Essay On Leadership Quality
| Q1 1 Assess the main features of managerial work and explain/outline the main roles and activities of managers within Scotia Airways.Managerial work: * The business agenda: defining plans & budgets; setting timetables; taking action; allocation resources, whether people, machines, materials * People development: organising the workforce; developing structure & allocating the right people to tasks; developing procedures and policies * Doing: taking control; directing; solving problems; monitoring actual results vs.lans; taking corrective action * Results: brings order to the organisation; consistent and predicable outcomes.
Managerial activities * Forecasting-predicting future events * Planning-setting out a course of action to meet anticipated deman * Organising-mobilising materials,resources,people and allocating them to departments and people * Commanding –directing staff to undertake tasks. * Coordinating-ensuring that people,resources,equipment are all working together. Controlling-monitoring progress,ensuring alignment with plans,taking corrective action. In Scotia Airways Role| Description| Examples of identifiable activities| Leader| Responsible for the motivation and activation of subordinates, responsible for staffing, training, and associated duties| Performing virtually all activities that involve subordinates| Disseminator| Transmits information received from outsiders or from subordinates to members of the organization | Holding informational meetings making phone calls to relay information|
Q2 All staff menbers,whether mangers or not,should be regularly appraised. For managers such appraisal should include not only technical ability and skills but also managerial and interpersonal skills. This assists in building effectiveness by identifying if individual menbers of staff have stuck to their own goals which when grouped go towards meeting the goals of the organisation. It often helps an individual to understand where the goals set for him/her link into the ‘bigger picture’of the goals of the organisation as a whole.
If you can see the destination then it is often easier for the individual to map out the best route in order to get there. Measuring Managrial Performance: * Productivity levels/efficiency * Motivation and morale of staff * Success of their training and development * level of staff turnover * Absenteeism * Budget performancewqhit khti3qop I choose two mechanisms that could be uesd to measure mangerial performance are Motivation and morale of staff and Success of their training and development. Motivation and morale of staff
The airline currently covers eight destinations across Europe, including Brussels, Paris, Frankfurt, Madrid, Rome, Lisbon, Amsterdam and Copenhagen as well as domestic flights to Manchester, Birmingham, Bristol and four London airports. The airline has a fleet of five aircraft which the management team feel enables the business to be responsive to the demands and challenges of the market. Future opportunities seem likely as the EU and UK government relax their control over the licensing of airline provision. Success of their training and development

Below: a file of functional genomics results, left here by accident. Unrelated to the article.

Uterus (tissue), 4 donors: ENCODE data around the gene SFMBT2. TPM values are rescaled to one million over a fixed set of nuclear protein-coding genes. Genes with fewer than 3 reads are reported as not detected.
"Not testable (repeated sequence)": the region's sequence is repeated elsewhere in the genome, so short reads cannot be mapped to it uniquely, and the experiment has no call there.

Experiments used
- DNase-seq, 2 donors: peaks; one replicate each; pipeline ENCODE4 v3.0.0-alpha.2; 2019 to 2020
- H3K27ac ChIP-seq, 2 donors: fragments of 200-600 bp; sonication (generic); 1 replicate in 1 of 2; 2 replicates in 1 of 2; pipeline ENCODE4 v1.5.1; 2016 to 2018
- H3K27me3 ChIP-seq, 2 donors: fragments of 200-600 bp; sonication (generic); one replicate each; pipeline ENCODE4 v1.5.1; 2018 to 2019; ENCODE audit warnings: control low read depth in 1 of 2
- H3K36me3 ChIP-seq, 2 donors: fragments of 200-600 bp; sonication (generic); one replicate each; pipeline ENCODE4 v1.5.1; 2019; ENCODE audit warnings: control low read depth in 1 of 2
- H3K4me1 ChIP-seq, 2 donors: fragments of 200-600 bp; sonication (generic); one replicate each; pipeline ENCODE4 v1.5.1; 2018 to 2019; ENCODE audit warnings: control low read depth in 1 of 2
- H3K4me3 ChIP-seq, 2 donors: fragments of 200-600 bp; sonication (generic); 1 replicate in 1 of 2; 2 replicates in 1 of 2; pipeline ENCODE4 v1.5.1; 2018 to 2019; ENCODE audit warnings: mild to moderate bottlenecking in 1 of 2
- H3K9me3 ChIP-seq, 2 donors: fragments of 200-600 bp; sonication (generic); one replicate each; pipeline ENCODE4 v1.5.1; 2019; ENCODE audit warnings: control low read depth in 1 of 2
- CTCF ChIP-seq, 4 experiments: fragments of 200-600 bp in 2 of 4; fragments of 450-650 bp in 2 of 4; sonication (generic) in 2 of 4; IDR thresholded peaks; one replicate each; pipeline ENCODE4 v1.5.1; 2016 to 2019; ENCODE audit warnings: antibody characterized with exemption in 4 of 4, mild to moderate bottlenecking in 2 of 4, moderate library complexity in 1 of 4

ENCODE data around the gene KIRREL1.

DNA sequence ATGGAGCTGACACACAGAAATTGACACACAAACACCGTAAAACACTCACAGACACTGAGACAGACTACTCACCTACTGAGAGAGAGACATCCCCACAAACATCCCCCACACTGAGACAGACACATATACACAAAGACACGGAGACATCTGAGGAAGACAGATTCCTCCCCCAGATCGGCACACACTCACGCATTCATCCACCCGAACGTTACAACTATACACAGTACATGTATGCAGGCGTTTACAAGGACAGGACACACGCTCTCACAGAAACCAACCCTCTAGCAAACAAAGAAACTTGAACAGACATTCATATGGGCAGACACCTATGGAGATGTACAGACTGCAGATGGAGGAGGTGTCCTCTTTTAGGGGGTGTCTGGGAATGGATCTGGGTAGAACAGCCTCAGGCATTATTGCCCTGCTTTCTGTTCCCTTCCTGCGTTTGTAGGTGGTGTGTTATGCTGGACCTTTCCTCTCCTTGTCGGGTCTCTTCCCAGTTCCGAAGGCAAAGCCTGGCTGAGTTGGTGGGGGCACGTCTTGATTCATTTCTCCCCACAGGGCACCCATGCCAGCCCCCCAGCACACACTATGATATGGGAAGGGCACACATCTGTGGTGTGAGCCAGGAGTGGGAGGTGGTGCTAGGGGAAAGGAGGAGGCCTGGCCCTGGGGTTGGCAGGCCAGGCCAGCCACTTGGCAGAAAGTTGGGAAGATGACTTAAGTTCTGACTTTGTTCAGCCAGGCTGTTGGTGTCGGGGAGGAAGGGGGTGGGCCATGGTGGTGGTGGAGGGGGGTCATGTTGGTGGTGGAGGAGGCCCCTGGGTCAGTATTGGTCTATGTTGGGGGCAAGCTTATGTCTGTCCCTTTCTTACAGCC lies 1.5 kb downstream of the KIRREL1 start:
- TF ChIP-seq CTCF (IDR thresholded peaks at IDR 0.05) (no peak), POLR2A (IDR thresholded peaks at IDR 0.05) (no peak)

The management team within Scotia have worked meticulously in planning and evaluating their services to ensure that customer focus is the primary driver of business success. The satisfaction of the interests of the stakeholders involved in Scotia Airways has been of paramount importance to Rosa, and at times when difficult decisions have had to be taken, she has always been a strong and decisive manager. Q3 Behavioral Theories * knowing what effective leaders do would provide the basis for training leaders * University of Iowa Studies – Kurt Lewin * explored three leadership styles autocratic – leader dictated work methods * democratic – involved employees in decision making * used feedback to coach employees * laissez-faire – gave the group complete freedom * results were mixed with respect to performance * satisfaction higher with democratic leader * Ohio State Studies – identified two dimensions of leadership * initiating structure – extent to which a leader was likely to define and structure her/his role and the roles of group members to seek goal attainment * consideration – extent to which a leader had job relationships characterized by mutual trust and respect for group members’ ideas and feelings * findings – high-high leaders achieved high group task performance and satisfaction * however, high-high was not always effective * University of Michigan Studies – identified two dimensions of leadership * employee oriented – emphasized interpersonal relationships * accepts individual differences among subordinates * associated with high group productivity * production oriented – emphasized the technical or task aspects of the job * concerned with accomplishing the group’s tasks * associated with low group productivity and low job satisfaction * Behavioral Theories (cont. ) Managerial Grid – two-dimensional grid that provides a framework for conceptualizing leadership style * dimensions are concern for people and concern for production * five management styles described * impoverished (1,1) – minimum effort to reach goals and sustain organization membership * task (9,1) – arrange operations to be efficient with minimum human involvement * middle-of-the-road (5,5) – adequate performance by balancing work and human concerns * Managerial Grid (cont. ) * five management styles described (cont. ) * country club (1,9) – attention to human needs and creation of comfortable work environment * team (9,9) – committed people motivated by a common purpose, trust, and mutual respect * concluded that managers should use (9,9) style little empirical evidence to support this conclusion * no rationale for what made a manager an effective leader The Managerial Grid Q4 * Contingency Theories (cont. ) * Fiedler Model (cont. ) * results indicated that: * task-oriented leaders performed better in situations that are very favorable to them and in situations that are very unfavorable * relationship-oriented leaders performed better in situations that are moderately favorable * implications for improving leadership * place leaders in situations suited to their style * change the situation to fit the leader * considerable empirical support for the model unrealistic to assume that leader cannot alter her/his style * * Hersey and Blanchard’s Situational Leadership Theory * appropriate leadership style is contingent on the followers’ readiness * readiness – extent to which people have the ability and willingness to accomplish a specific task * reflects the reality that it is followers who accept or reject the leader * based on two leadership dimensions * task behaviors * relationship behaviors * * Situational Leadership Theory (cont. ) * four leadership styles defined by the two dimensions * Telling – leader defines roles and tells people how to do their jobs * people are neither competent nor confident Selling – leader is both directive and supportive * people are unable but willing to do necessary tasks * Participating – leader and follower make decisions * people are able but unwilling to do the job * Delegating – leader provides little direction or support * people are able and willing to do the job * tests of the theory have yielded disappointing results * Leader-Participation Model * Victor Vroom and associates – relate leadership behavior and participation to decision making * provides a sequential set of rules to follow in determining the form and amount of participation in decision making * rule selection determined by the situation * provides an excellent guide to help managers choose an appropriate leadership style to fit the situation * * Leader Participation Model(cont. )-5 Leadership Styles Decide – leader makes decision alone, either announcing or selling to group * Consult Individually – leader makes decision after obtaining feedback from group members individually * Consult Group – leader makes decision after obtaining feedback from group members in meeting * Facilitate – leader, acting as facilitator, defines problem and boundaries for decision-making after presenting it to group * Delegate – leader permits group to make decision within prescribed limits * Path-Goal Model * Robert House – leader’s job is to assist followers in attaining their goals that are compatible with the overall objectives of the group or organization * leader behavior is: * acceptable to the degree that group views it as a source of immediate or future satisfaction * motivational to the extent that it: * makes satisfaction of subordinates’ needs contingent on effective performance * provides the coaching, guidance, support, and rewards necessary for effective performance * identifies four leadership behaviors Directive – describes tasks, sets schedules, and offers guidance on task performance * Supportive – shows concern for subordinates * Participative – relies on subordinates’ suggestions when making a decision * Achievement oriented – sets challenging goals * assumes that a leader can display any or all of the behaviors depending on the situation * two classes of contingency variables * environment – outside the control of the follower * determine the type of leader behavior required if follower outcomes are to be maximized * personal – characteristics of the follower * determine how the environment and leader behavior are interpreted * leader behavior will be ineffective when: it is redundant with sources of environmental structure * it is incongruent with follower characteristics * most evidence supports the logic underlying the model Q5 The Individual-orientation * Attending to personal problems * Giving praise and status * Reconciling conflicts between group needs and the needs of the individual * Training/coaching the individual The Team-related Function * Maintaining morale and building team spirit * Setting standards and maintaining discipline * Systems of communications within the group * Training the group * Appointment of sub-leaders To be effective, the leader needs * Skills to create an awareness of group processes * Skills to understand * Interpersonal skills